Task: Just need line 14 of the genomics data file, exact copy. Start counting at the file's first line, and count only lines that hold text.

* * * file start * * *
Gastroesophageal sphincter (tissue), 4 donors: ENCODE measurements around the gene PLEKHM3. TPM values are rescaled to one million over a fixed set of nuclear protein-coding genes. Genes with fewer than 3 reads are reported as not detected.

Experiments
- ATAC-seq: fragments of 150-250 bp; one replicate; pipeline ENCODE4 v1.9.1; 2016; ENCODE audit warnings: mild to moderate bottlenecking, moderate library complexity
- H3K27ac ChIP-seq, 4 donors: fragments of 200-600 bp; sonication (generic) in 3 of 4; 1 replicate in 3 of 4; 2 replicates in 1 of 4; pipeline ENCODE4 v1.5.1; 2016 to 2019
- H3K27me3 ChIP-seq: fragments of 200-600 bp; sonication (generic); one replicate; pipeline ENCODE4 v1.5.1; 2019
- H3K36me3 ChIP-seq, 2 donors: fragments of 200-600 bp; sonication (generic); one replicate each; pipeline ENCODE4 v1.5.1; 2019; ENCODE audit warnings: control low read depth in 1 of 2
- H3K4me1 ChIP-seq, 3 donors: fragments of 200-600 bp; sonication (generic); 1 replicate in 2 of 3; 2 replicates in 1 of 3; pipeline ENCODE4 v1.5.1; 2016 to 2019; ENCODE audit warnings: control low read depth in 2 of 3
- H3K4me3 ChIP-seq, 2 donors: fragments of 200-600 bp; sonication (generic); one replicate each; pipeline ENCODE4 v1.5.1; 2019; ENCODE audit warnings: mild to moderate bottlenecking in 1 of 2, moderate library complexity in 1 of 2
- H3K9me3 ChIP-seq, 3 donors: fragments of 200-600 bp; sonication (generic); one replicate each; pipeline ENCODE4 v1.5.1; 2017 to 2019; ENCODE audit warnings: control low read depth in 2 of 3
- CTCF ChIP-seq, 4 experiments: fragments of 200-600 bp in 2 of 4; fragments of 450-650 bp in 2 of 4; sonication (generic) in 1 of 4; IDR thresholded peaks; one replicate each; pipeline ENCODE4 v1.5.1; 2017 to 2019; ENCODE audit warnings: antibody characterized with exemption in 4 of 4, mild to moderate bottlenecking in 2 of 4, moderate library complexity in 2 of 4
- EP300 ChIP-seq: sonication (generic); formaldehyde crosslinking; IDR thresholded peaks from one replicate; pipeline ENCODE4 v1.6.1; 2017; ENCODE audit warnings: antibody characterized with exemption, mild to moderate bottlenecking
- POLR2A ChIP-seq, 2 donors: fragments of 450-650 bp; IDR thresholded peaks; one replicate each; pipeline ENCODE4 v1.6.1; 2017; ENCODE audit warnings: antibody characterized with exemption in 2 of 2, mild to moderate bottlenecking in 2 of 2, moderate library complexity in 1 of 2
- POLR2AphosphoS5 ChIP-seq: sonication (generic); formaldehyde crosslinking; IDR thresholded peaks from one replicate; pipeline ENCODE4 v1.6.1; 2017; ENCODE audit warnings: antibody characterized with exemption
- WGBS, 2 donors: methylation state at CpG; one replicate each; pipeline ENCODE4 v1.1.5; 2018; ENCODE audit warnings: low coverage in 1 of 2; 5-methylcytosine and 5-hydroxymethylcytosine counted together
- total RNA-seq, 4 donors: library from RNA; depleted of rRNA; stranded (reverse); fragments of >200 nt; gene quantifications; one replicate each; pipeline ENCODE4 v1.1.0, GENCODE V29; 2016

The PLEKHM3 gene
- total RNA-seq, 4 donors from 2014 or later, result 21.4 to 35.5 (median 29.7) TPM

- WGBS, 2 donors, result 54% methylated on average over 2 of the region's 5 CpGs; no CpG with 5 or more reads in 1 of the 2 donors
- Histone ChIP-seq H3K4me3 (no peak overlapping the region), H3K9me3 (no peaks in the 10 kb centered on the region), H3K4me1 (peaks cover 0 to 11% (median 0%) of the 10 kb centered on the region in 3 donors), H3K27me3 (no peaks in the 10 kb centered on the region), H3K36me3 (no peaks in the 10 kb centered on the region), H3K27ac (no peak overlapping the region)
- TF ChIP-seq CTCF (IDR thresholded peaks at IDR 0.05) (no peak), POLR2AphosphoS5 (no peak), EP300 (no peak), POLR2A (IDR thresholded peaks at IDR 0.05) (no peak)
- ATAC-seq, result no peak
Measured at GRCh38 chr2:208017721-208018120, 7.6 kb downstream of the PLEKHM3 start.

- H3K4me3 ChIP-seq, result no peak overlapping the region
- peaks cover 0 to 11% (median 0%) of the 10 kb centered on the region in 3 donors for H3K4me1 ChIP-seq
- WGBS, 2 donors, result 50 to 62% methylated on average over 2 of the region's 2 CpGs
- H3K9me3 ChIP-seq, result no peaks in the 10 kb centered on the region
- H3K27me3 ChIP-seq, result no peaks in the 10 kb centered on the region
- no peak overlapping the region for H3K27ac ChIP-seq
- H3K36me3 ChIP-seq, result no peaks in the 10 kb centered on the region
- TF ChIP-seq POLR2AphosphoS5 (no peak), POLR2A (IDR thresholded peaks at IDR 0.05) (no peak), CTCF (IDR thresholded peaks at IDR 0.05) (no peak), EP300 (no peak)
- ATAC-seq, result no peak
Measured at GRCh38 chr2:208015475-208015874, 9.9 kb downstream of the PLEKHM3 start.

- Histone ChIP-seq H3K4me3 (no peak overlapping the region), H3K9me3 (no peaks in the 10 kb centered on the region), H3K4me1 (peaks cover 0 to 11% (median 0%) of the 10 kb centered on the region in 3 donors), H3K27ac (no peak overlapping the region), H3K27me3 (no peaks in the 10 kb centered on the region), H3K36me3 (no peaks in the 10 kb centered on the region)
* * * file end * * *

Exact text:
- WGBS, 2 donors: methylation state at CpG; one replicate each; pipeline ENCODE4 v1.1.5; 2018; ENCODE audit warnings: low coverage in 1 of 2; 5-methylcytosine and 5-hydroxymethylcytosine counted together